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Much of this depends on which 52100 you buy. Much of it on the market today is heavily spheroidized. By heavily spheroidized I mean that the carbon in the steel is locked up in larger spheroidal carbides, which are very stable, and slow to dissolve. This will necessitate a longer soak at precise temperatures and in some instances that is not enough. Forging at proper temperatures is your normalizing and will undo much of this, it is also beneficial to follow up with proper normalizing. If you are stock removing this steel there is no forging to undo the spheroidization so normalizing becomes even more necessary if it is heavily spheroidized.

Liquid nitrogen for retained austenite on a low alloyed steel such as 52100 is merely putting a band-aid on the problem rather than avoiding it to begin with. If one sees a huge jump in HRC from freezing 52100 they overheated it in hardening. You may encounter this problem when heating in a forge if your eye isn’t really good at holding the temp you want.

If you have the ability to dial your gas forge down and have access to a pyrometer, this may still be not much problem. Do all of your heavy cutting and machining (especially drilling) then normalize the blade with a little final grinding left to do. Then you will be going from a very fine pearlitic/upper bainitic microstructure into the heat treatment, this will eliminate much of the need for demanding soak times. If you keep your steel just above decalescence (the shadows have just left the blade) and then quench, you should be able to get pretty acceptable results.

There are different levels of results, terrible, better, acceptable, real good and optimum. As we have already discussed, with all the wackadoodle heat treatments people are using on this steel and still liking the results, it is safe to say that there is a very wide latitude of results that will still make a serviceable blade for most people. We sweat over one or two percent because that is what drives us to get better, but for the most part is beyond what most will notice.
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  #7  
Old 04-10-2018, 12:53 PM
Michael Grieb Michael Grieb is offline
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Thanks again for the help, guys. Its hugely appreciated. Is steel i get from Aldo likely to be spheroidized? (thanks for explaining this term. I had no idea what people were talking about before) If i want to normalize it, what kind of a normalization cycle should I be shooting for and how much should I be worried about target temps for that? If i decided to get a pyrometer or make one, where in the forge should I be temping and how can I guarantee that I am hitting that temp in the blade metal?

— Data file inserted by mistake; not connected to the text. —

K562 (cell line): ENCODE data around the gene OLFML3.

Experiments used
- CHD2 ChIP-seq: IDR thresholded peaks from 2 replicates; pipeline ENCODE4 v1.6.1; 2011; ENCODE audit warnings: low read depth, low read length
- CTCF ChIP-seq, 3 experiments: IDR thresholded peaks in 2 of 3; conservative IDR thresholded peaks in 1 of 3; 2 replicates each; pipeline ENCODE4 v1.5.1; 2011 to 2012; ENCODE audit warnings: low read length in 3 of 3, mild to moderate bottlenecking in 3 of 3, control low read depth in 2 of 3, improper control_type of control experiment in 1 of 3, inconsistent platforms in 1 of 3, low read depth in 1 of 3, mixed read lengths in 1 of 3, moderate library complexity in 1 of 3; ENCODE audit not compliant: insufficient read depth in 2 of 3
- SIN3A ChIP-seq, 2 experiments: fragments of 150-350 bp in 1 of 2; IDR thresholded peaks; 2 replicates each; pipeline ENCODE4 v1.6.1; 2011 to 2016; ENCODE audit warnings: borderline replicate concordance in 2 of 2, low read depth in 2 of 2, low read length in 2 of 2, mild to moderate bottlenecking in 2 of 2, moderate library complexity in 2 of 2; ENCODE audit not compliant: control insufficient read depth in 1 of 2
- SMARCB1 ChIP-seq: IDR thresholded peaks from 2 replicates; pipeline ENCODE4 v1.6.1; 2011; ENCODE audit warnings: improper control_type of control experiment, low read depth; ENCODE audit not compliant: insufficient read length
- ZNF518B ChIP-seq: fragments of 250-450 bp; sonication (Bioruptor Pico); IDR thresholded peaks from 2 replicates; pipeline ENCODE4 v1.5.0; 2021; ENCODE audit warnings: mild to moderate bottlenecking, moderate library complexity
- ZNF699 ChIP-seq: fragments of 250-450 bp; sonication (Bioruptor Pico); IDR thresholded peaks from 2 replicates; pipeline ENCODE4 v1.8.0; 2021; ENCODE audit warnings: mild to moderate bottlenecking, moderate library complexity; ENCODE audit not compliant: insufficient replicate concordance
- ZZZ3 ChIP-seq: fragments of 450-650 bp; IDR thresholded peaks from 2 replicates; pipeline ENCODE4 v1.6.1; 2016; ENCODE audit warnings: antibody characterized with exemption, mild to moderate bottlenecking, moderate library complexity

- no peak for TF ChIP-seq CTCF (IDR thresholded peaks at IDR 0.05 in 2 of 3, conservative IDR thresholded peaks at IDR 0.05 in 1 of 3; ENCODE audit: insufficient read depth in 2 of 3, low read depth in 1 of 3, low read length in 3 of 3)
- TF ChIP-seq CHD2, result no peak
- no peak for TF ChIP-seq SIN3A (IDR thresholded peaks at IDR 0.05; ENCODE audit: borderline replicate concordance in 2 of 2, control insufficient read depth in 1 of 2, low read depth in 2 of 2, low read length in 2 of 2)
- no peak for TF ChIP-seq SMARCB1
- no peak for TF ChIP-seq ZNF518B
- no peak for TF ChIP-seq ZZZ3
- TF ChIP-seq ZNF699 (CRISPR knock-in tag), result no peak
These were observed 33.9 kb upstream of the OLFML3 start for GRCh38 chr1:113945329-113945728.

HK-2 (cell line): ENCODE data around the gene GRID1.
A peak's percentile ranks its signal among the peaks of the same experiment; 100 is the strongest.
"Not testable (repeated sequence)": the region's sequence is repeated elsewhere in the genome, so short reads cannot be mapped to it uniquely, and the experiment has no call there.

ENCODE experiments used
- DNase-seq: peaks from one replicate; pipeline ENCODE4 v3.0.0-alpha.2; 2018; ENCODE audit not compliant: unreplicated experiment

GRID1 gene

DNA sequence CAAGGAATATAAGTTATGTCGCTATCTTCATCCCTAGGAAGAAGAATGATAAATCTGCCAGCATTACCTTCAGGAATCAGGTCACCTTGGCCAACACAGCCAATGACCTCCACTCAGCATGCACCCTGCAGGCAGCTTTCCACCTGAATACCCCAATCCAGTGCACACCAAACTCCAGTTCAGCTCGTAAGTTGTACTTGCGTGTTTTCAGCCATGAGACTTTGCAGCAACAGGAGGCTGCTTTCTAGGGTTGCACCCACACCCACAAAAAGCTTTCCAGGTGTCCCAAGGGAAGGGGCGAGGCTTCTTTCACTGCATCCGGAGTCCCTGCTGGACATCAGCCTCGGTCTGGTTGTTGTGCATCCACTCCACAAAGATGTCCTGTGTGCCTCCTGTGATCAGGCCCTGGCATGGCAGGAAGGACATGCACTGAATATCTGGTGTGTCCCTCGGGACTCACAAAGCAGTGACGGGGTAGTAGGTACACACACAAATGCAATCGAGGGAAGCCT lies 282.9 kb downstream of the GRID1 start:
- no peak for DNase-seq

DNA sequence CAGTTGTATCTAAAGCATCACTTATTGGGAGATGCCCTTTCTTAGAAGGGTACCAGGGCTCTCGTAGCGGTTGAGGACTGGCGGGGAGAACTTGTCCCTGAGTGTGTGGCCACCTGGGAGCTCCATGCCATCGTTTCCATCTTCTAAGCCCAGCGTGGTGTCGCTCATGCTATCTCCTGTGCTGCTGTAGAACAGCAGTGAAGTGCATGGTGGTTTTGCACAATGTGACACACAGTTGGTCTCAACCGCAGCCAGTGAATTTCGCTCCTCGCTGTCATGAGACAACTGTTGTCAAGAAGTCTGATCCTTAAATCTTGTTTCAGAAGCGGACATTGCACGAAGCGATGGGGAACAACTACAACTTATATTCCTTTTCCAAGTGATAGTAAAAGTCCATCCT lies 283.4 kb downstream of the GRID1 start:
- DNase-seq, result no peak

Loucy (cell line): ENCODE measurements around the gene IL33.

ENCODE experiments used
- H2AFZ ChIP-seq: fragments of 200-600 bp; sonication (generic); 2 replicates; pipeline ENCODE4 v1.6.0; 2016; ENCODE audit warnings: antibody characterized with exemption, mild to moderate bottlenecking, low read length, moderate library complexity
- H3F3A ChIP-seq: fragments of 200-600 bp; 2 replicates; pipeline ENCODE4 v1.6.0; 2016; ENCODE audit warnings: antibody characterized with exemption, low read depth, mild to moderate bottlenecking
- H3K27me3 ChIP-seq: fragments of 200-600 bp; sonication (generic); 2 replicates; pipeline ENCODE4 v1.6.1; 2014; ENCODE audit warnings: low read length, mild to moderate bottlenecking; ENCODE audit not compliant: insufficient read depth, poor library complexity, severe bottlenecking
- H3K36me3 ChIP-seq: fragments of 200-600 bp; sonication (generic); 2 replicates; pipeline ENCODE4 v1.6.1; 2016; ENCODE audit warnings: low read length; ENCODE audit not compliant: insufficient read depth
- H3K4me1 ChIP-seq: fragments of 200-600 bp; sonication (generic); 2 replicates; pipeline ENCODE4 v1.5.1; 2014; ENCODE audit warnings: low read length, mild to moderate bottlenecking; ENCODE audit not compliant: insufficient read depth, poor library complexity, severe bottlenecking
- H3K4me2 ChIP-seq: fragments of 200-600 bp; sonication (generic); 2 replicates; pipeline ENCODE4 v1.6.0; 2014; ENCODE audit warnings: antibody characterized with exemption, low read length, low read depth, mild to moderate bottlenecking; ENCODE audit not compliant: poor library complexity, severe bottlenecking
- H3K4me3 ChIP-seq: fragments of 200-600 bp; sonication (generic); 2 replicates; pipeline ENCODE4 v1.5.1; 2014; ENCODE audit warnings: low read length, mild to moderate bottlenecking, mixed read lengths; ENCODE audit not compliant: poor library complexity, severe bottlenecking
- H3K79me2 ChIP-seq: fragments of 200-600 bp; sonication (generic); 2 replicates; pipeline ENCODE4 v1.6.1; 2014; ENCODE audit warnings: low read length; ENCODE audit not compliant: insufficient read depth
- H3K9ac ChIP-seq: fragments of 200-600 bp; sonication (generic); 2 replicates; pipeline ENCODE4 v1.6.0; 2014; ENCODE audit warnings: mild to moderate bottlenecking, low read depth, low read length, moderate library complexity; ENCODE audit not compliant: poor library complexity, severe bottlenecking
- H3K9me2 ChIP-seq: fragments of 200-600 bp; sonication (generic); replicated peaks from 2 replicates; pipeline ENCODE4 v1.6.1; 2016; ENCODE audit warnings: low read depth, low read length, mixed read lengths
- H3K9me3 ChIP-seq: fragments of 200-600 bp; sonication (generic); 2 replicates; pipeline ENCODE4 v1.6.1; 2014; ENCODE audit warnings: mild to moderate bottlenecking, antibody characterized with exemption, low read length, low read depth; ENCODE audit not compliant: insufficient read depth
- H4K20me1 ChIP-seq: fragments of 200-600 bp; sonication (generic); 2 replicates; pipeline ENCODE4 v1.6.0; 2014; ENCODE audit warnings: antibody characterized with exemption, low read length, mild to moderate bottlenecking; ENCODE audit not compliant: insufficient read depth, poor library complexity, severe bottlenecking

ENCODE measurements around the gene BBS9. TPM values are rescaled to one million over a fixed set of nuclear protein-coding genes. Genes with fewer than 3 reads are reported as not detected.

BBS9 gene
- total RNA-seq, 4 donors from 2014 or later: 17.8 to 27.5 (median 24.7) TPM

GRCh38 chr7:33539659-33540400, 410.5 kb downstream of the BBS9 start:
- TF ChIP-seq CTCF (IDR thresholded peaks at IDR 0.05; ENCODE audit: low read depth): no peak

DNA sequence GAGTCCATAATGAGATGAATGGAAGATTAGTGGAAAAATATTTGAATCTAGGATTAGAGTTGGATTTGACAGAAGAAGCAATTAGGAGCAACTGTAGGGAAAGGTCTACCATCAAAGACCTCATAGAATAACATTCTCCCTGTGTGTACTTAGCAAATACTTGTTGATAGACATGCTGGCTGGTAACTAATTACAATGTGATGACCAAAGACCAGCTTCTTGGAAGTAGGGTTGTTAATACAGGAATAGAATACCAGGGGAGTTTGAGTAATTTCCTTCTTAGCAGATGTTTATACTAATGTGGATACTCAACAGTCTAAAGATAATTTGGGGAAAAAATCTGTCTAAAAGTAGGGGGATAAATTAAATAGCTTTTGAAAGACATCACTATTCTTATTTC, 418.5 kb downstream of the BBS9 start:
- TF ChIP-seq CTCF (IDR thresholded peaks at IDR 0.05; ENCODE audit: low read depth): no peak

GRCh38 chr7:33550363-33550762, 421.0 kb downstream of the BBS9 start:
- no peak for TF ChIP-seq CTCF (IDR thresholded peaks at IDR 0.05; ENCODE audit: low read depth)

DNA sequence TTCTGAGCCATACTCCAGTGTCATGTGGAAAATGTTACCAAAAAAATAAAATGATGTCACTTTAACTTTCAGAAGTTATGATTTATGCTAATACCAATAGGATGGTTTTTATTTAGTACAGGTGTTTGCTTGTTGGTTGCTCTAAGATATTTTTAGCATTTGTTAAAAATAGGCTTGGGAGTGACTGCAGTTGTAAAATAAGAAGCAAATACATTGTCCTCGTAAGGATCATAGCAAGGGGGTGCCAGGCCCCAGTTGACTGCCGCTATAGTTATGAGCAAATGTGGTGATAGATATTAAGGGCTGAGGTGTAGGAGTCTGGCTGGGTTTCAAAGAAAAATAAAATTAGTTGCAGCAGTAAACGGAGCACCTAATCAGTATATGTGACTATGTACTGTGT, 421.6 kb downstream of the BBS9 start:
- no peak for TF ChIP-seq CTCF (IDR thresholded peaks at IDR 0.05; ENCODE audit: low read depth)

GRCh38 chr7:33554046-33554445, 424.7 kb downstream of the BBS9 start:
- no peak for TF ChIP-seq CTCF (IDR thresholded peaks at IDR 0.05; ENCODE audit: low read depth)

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Old 04-10-2018, 01:18 PM
Michael Grieb Michael Grieb is offline
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I had a thought that might be a really really dumb idea, but might work out. I know that salt baths are a decently common method of heat treating. The melting point of salt is 1474 farenheit. I have access to an oxypropane/oxyacetylene torch. If i made a box and melted salt in it, could i reasonably control the temp by giving it a bit more juice from the oxypropane whenever i see parts of the salt bath starting to solidify?
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Old 04-10-2018, 02:00 PM
Doug Lester Doug Lester is offline
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Don't go simple on molten salt baths, those things can kill you. Find plans to build one from someone who has built one. First of all I know that you don't want to weld together a steel box from simple steel. You need stainless steel pipe because the salt will eat the plain steel for breakfast, lunch, and dinner. Be aware that if you introduce ANY water into the system you could be facing a volcano of molten salts.

The strong points is 1) you can hold a precise temperature for a long period of time if it's built with a PID regulator that cuts the gas off and on and 2) it prevents oxidation by blocking out atmospheric air from the blade.

Doug


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Old 04-10-2018, 02:27 PM
Michael Grieb Michael Grieb is offline
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Lol. Good call on the stainless. I did not immediately think of that but it makes a lot of sense. Is the phase change from solid to liquid readily apparent so i can manually turn it on and off or is electric control wholly necessary?
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Old 04-11-2018, 03:04 AM
Doug Lester Doug Lester is offline
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You can turn it off and on and regulate the temperature with a pyrometer inserted into a stainless steel tube sealed off on one end. After all we are just talking about keeping the 52100 at temperature for about 10 minutes instead of the 30 minutes to an hour that some of the "super steels" take. Just be aware that there is a lot that goes into making a molten salt pot that is safe to use. I understand that you will need a tapered stainless steel rod inserted into the molten salt as it solidifies so that when you heat it the next time the molten salt in the bottom of the pipe does blow out due to pressure against the solid salts above it.

I repeat myself: Learn about molten salt pots and how to build and operate them before you attempt one.

Doug


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Old 04-11-2018, 08:21 AM
Kevin R. Cashen Kevin R. Cashen is offline
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Aldo’s 52100 is very good steel, but it is very heavily spheroidized for easy machining, you will want to normalize it at 1650°F to increase its responsiveness to heat treatment.